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Zaire Table of Contents



General Character: Since colonial times, dependent on exports of few commodities, particularly copper, cobalt, and coffee. Heavy government participation in and ownership of enterprises in all sectors, especially mining; management often inefficient, corrupt. Postindependence development undermined by misguided, overambitious economic policies. Key sectors and infrastructure neglected. In early 1990s, economy on verge of collapse despite vast mineral resources; formal sector barely operational; most activity in informal economy.

Gross Domestic Product (GDP): GDP growth negative since 1989, estimated at -8.0 percent in 1992. Statistics rough approximations not including large informal economy, estimated to be three times size of official economy.

Currency and Exchange Rate: Consistently overvalued zaire (Z) leading to huge discrepancy between official and black-market exchange rates. Dramatic decline in value since 1985. Exchange rate in 1985: Z50 = US$1; rate in December 1993 estimated at Z110,000,000 = US$1.

Budget: Government regularly overspent since independence. Financial administration characterized by widespread mismanagement, corruption, and poor budgetary control. Budget deficit Z703,632 million in 1992, projected to total Z1,097,909,000 million in 1993. Government generally regarded as bankrupt in early 1990s.

Debt: Massive foreign debt, estimated at US$10,705 million in 1991. Debt-service ratio 15.4 percent in 1990. In 1992 Zaire essentially terminated debt repayment, paying only US$79 million of US$3,450 million due. Main bilateral and multilateral lenders froze financial aid programs in early 1990s, regarded as unlikely to agree to reschedule or cancel existing debt or to approve further borrowing.

Agriculture: Main economic sector, employing 65 percent of work force, accounting for approximately 32 percent of GDP throughout 1980s. Potential to be net exporter of agricultural produce, but greatly underutilized; as little as 1 percent of land under cultivation. Zaire not self-sufficient in food production in 1990s. Sector neglected, suffered from nationalizations in 1970s, lack of investment funds, and inadequate infrastructure for transport of produce. Major food crops cassava, corn, rice, and plantains, followed by bananas, beans, peanuts, millet, sorghum, yams, potatoes, and fruits. Main staple food cassava. Principal cash crops coffee, palm oil and palm kernel oil, sugar, cocoa, rubber, and tea. Coffee most important cash crop; prices, exports, and quotas tightly controlled by government. Estimated 30 to 60 percent of coffee crop smuggled out of country.

Mining: Mining, mineral processing, and petroleum extraction 17 percent of GDP in 1990. Mineral exports, principally copper, cobalt, diamonds, and gold, provided nearly 75 percent of export earnings in 1990. Sector major source of government revenues. Traditionally world's largest producer of cobalt, fifth largest copper producer, second or third largest producer of industrial diamonds. Copper mining mainstay of economy, but had virtually collapsed from many years of neglect and from economic chaos in 1990s.

Industry: Manufacturing sector accounted for only 1.7 percent of GDP in 1988. Concentrated in Kinshasa and mining area of Shaba, consists largely of consumer goods, mainly food processing, textile manufacturing, beer, cigarettes, metalworking, woodworking, and vehicle assembly. Manufacturing in formal economy virtually at standstill by 1992 in wake of general economic chaos and militaryled looting and rioting. Many enterprises in informal sector.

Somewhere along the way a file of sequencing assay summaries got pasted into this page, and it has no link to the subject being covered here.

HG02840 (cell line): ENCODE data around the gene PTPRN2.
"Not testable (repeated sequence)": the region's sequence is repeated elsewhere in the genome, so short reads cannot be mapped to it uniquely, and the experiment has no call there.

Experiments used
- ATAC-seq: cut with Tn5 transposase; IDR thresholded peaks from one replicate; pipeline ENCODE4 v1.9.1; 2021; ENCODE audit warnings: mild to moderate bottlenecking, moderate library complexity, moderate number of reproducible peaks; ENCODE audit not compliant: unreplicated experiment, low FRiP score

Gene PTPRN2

Energy: Sector largely government-controlled, but lacks coordination and planning. Tremendous hydroelectric potential, estimated at 100,000 megawatts. Installed capacity estimated at 2,486 megawatts in 1987, with 95 percent hydropower. Largest hydroelectric site at Inga dams on lower Congo River supplies mining center, main power consumer, in Shaba Region via 1,725- kilometer high-voltage transmission line. Operational status of line precarious in early 1990s because of lack of maintenance. Fuelwood and charcoal primary household energy sources and used by small industries, contributing to deforestation. Offshore oil production since 1975, onshore since 1979. Reserves estimated at 140 million barrels in early 1990s, likely to be depleted unless new exploration successful. Domestic production heavy crude that cannot be refined domestically; all production (9.9 million barrels in 1991) exported for refining. Petroleum imported for refining to meet domestic need for fuel and other finished petroleum products.

Foreign Trade and Balance of Payments: Copper, cobalt, crude petroleum, diamonds, coffee, and gold most significant exports. Primary imports machinery and other capital goods for mining industry as well as fuels, consumer goods, and foodstuffs. Belgium, United States, and other West European countries main partners. Trade balance positive in 1980s but dropped by 1991 because of decrease in world commodity prices, drops in production, and rises in import prices. Current account balance consistently negative because of massive increase in external debt-service. Overall balance of payments generally negative; net capital transfers insufficient to cover current account deficit. Crossborder smuggling widespread.

Foreign Aid: Multilateral aid and bilateral aid from West, especially Belgium, France, Germany, Italy, and United States, once significant. All but humanitarian assistance (primarily food aid) cut off in 1990-91 because of Zaire's economic chaos and human rights abuses.

Fiscal Year: Calendar year.

Data as of December 1993

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Zaire Table of Contents